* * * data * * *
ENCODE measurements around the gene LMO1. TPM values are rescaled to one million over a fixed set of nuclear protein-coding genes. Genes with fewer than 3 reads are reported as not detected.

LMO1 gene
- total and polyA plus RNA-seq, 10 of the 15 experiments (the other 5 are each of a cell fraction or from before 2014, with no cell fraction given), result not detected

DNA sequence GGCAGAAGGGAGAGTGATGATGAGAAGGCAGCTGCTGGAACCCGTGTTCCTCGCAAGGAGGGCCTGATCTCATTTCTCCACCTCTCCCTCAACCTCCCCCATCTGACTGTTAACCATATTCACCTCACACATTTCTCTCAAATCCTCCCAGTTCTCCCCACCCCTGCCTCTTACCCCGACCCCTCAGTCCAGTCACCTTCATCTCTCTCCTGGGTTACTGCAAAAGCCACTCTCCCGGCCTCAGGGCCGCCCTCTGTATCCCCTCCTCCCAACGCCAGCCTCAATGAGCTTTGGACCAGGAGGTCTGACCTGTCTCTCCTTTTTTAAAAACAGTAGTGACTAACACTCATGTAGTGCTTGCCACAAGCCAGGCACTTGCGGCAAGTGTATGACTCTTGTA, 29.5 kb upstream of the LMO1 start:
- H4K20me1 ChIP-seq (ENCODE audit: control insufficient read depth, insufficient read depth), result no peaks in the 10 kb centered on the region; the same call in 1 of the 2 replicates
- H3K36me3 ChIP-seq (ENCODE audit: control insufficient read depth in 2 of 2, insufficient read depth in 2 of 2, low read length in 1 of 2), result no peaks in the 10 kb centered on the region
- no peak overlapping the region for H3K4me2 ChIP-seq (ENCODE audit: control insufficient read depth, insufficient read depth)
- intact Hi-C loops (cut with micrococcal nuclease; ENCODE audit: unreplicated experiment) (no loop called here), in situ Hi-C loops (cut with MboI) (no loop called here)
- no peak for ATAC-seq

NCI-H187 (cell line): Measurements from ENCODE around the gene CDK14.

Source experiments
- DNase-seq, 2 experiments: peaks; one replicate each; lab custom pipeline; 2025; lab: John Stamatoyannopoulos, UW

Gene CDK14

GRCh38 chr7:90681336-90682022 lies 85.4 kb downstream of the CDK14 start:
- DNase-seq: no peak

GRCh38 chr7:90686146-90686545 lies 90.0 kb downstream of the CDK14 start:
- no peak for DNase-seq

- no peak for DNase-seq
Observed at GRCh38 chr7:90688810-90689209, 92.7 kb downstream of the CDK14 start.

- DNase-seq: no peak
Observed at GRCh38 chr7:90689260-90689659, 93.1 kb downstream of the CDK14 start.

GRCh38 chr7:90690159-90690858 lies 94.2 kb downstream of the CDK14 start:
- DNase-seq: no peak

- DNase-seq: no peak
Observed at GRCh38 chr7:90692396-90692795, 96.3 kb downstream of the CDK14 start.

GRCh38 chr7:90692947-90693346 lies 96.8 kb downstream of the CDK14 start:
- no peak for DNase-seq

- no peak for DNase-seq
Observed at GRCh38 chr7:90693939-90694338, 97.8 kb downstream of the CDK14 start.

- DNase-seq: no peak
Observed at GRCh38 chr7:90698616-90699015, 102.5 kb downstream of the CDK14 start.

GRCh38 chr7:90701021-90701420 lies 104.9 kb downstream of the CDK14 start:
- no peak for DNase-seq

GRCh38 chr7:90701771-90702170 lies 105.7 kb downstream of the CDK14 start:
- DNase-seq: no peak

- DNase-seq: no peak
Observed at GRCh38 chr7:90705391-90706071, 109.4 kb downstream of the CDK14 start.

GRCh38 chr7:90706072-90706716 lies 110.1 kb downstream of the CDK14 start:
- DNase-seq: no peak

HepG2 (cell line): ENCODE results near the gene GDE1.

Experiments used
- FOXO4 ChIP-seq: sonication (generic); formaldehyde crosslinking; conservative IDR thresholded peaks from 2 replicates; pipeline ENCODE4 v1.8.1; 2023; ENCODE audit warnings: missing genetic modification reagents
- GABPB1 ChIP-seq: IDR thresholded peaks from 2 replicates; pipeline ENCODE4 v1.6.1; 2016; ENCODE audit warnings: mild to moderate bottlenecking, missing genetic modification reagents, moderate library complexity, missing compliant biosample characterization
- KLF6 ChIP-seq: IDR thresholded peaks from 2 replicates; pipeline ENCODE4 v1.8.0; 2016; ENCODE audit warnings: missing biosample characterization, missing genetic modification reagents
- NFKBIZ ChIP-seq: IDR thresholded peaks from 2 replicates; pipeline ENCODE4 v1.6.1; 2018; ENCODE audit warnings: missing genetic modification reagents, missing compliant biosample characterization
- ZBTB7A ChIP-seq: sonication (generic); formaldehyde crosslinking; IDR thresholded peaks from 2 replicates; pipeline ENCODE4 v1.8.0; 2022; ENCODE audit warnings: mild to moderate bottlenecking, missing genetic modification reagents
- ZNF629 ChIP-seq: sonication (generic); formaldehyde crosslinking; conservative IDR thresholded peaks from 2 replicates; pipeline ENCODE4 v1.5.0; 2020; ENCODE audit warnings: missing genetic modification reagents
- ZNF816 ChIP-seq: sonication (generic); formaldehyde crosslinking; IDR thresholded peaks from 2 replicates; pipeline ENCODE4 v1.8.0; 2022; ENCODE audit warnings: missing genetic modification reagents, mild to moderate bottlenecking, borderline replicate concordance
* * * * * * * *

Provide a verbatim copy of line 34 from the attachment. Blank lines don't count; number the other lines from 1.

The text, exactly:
GRCh38 chr7:90701771-90702170 lies 105.7 kb downstream of the CDK14 start: